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Publication numberUS5802082 A
Publication typeGrant
Application numberUS 08/687,239
Publication dateSep 1, 1998
Filing dateJul 25, 1996
Priority dateJul 25, 1995
Fee statusPaid
Also published asDE19527061A1, DE19527061B4, EP0756396A2, EP0756396A3, EP0756396B1
Publication number08687239, 687239, US 5802082 A, US 5802082A, US-A-5802082, US5802082 A, US5802082A
InventorsCarsten Roppel
Original AssigneeDeutsche Telekom Ag
Export CitationBiBTeX, EndNote, RefMan
External Links: USPTO, USPTO Assignment, Espacenet
Method and device for measuring cell propagation time in ATM networks
US 5802082 A
Abstract
In a process for determining the cell propagation time between two arbitrary test points in an asynchronous network, specifically an ATM network, as well as a device for performing this process, the cell propagation time between two test points using two free-running clocks, i.e., non-synchronized clocks, is determined. For this purpose, a plurality of test cells are transmitted bidirectionally between the two test points and the respective send and receive instants are measured and recorded. With the help of a linear regression analysis of the measured send and receive instants, the time and frequency offsets between the two clocks can be estimated. The cell propagation time is then determined from the estimated frequency offset, the estimated time offset, and the measured send and receive instants of a selected test cell traveling in the upward and/or downward direction.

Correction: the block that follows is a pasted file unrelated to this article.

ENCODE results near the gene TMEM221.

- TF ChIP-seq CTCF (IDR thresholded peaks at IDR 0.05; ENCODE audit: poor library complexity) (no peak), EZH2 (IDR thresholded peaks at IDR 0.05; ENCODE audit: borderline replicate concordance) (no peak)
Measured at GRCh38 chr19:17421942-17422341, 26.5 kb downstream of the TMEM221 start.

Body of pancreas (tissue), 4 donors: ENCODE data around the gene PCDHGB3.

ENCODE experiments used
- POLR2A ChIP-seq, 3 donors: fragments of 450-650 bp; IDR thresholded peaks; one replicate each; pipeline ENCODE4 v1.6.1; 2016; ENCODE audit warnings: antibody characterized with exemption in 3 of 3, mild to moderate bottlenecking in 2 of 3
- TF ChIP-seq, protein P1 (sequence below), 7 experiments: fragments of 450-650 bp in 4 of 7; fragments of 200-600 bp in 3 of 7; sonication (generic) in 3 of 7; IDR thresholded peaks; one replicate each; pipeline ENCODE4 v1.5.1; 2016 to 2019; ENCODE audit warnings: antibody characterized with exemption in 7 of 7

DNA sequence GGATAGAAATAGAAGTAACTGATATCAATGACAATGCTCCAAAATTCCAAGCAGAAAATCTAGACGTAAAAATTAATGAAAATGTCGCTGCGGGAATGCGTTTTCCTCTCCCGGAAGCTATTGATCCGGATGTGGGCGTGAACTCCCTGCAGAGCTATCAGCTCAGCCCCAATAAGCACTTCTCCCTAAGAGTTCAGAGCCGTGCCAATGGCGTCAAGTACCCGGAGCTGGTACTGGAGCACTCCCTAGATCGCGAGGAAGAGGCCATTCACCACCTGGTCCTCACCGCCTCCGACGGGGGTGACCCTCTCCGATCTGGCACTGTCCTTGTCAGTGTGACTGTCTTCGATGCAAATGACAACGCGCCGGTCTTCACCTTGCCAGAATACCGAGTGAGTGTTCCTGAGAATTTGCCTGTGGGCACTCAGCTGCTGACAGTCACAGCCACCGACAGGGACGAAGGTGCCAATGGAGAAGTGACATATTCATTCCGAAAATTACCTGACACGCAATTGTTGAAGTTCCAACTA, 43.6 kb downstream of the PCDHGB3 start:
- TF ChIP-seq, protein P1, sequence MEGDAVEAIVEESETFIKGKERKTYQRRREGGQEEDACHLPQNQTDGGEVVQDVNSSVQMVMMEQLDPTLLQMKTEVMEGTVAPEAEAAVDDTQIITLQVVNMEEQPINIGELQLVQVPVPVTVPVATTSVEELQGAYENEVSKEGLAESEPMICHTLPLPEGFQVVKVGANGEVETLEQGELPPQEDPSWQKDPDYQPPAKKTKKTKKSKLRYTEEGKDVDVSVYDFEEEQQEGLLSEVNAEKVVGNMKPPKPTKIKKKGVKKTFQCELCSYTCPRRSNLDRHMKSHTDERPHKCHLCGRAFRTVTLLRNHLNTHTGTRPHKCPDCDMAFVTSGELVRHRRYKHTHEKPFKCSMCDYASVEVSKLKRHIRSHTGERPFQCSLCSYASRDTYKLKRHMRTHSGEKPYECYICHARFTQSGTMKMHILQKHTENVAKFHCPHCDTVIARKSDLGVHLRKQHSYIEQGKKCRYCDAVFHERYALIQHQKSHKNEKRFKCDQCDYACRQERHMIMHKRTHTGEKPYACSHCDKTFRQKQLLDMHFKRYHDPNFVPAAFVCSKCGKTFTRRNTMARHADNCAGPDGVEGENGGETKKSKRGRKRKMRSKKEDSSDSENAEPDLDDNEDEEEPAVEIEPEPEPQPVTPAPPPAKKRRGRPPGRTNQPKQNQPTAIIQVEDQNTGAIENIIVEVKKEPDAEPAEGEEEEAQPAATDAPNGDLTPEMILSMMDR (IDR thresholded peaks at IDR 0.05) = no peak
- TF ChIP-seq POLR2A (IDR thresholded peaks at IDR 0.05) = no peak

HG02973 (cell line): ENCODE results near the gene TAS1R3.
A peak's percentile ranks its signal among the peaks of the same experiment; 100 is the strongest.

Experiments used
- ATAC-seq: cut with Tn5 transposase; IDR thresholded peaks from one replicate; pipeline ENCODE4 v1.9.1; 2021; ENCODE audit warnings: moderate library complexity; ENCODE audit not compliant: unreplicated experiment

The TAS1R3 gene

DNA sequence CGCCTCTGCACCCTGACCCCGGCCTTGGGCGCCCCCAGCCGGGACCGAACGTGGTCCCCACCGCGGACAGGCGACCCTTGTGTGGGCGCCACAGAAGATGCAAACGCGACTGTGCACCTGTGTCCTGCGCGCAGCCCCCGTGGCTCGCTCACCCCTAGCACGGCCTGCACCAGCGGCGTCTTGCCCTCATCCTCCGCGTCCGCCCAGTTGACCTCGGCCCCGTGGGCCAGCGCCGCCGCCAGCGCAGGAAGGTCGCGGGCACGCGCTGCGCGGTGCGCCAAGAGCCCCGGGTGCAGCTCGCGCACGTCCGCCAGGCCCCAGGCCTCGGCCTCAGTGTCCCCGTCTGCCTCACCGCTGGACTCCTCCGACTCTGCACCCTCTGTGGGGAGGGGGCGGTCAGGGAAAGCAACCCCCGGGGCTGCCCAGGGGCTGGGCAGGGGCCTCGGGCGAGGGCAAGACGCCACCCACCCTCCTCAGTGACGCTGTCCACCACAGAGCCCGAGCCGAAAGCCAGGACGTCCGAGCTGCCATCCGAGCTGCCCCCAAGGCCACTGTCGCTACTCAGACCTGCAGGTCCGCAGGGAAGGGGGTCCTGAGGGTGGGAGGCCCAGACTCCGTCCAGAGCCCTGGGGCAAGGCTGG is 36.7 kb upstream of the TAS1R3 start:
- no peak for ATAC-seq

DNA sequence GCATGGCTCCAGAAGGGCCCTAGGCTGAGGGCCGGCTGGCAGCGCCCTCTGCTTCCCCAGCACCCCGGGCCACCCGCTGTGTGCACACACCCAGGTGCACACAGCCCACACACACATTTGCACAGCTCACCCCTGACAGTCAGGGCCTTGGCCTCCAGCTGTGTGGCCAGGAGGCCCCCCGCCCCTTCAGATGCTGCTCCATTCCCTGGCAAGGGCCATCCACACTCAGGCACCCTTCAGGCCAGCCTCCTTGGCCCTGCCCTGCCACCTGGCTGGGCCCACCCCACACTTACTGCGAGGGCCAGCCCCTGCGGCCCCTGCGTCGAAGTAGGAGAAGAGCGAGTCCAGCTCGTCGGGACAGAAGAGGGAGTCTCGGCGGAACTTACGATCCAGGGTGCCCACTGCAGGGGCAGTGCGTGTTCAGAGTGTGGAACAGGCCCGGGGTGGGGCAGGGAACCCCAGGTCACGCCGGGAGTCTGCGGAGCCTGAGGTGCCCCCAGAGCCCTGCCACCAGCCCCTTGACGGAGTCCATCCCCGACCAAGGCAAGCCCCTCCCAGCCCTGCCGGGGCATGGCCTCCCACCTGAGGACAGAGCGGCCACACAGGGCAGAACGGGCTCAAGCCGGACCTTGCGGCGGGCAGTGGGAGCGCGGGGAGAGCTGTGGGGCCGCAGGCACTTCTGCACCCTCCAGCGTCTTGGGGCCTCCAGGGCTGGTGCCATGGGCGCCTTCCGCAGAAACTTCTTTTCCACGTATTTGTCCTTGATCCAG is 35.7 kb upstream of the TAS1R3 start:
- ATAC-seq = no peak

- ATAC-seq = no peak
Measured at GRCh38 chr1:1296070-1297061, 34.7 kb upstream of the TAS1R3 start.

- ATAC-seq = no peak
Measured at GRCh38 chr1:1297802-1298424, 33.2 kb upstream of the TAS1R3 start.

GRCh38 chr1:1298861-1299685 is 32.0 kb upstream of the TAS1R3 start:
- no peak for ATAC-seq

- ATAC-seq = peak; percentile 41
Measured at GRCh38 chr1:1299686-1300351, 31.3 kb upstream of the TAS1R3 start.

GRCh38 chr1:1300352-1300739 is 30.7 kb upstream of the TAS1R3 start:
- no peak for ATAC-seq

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Claims(9)
What is claimed is:
1. A method for determining a cell propagation time between a first and a second test point in an asynchronous network with a clock installed at each test point, the method comprising the steps of:
bidirectionally transmitting a plurality of cells between the first and the second test points,
measuring a send instant (tui, φdi) of at least one cell (i) of said plurality of cells, the cell (i) outgoing from the first test point to the second test point,
measuring a receive instant (φui, tdi) of the cell (i) incoming to the second test point,
repeating the measuring of the send instant and the receive instant for each cell,
estimating a frequency offset (α) between the clocks at the first and second test points as a function of the measured send and receive instants,
estimating a time offset (ΔT0) between the clocks at the first and the second test points as a function of the estimated frequency offset and the send and receive instants of the cell (i), and
determining the cell propagation time (Dui, Ddi) as a function of at least one of the estimated frequency offset, the estimated time offset and the measured send and receive instants of the cell (i).